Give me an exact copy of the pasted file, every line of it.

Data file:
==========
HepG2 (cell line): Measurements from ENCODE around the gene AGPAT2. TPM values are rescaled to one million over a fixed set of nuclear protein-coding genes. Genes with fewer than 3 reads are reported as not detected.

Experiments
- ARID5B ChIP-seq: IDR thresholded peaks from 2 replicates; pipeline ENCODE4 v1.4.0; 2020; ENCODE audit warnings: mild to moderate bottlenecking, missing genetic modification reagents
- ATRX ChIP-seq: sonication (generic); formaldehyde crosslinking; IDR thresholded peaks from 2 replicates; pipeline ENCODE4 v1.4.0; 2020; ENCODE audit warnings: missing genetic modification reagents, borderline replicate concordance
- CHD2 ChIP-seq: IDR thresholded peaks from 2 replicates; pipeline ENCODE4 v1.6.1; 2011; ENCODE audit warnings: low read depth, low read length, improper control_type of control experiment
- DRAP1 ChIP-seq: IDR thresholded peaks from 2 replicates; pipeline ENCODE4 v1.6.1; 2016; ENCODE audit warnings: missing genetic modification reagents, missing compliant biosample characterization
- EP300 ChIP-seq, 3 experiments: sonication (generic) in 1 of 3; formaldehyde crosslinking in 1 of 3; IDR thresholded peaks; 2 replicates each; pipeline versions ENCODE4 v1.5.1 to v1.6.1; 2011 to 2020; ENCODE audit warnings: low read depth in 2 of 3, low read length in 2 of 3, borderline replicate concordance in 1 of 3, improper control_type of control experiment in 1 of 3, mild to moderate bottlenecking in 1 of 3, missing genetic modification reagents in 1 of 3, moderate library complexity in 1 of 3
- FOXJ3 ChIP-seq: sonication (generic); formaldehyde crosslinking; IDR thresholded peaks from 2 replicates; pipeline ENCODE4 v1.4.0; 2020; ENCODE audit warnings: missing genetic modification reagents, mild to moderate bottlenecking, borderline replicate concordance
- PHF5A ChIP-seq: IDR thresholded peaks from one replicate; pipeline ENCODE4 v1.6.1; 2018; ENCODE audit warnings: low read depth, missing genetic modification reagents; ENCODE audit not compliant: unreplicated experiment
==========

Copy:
HepG2 (cell line): Measurements from ENCODE around the gene AGPAT2. TPM values are rescaled to one million over a fixed set of nuclear protein-coding genes. Genes with fewer than 3 reads are reported as not detected.

Experiments
- ARID5B ChIP-seq: IDR thresholded peaks from 2 replicates; pipeline ENCODE4 v1.4.0; 2020; ENCODE audit warnings: mild to moderate bottlenecking, missing genetic modification reagents
- ATRX ChIP-seq: sonication (generic); formaldehyde crosslinking; IDR thresholded peaks from 2 replicates; pipeline ENCODE4 v1.4.0; 2020; ENCODE audit warnings: missing genetic modification reagents, borderline replicate concordance
- CHD2 ChIP-seq: IDR thresholded peaks from 2 replicates; pipeline ENCODE4 v1.6.1; 2011; ENCODE audit warnings: low read depth, low read length, improper control_type of control experiment
- DRAP1 ChIP-seq: IDR thresholded peaks from 2 replicates; pipeline ENCODE4 v1.6.1; 2016; ENCODE audit warnings: missing genetic modification reagents, missing compliant biosample characterization
- EP300 ChIP-seq, 3 experiments: sonication (generic) in 1 of 3; formaldehyde crosslinking in 1 of 3; IDR thresholded peaks; 2 replicates each; pipeline versions ENCODE4 v1.5.1 to v1.6.1; 2011 to 2020; ENCODE audit warnings: low read depth in 2 of 3, low read length in 2 of 3, borderline replicate concordance in 1 of 3, improper control_type of control experiment in 1 of 3, mild to moderate bottlenecking in 1 of 3, missing genetic modification reagents in 1 of 3, moderate library complexity in 1 of 3
- FOXJ3 ChIP-seq: sonication (generic); formaldehyde crosslinking; IDR thresholded peaks from 2 replicates; pipeline ENCODE4 v1.4.0; 2020; ENCODE audit warnings: missing genetic modification reagents, mild to moderate bottlenecking, borderline replicate concordance
- PHF5A ChIP-seq: IDR thresholded peaks from one replicate; pipeline ENCODE4 v1.6.1; 2018; ENCODE audit warnings: low read depth, missing genetic modification reagents; ENCODE audit not compliant: unreplicated experiment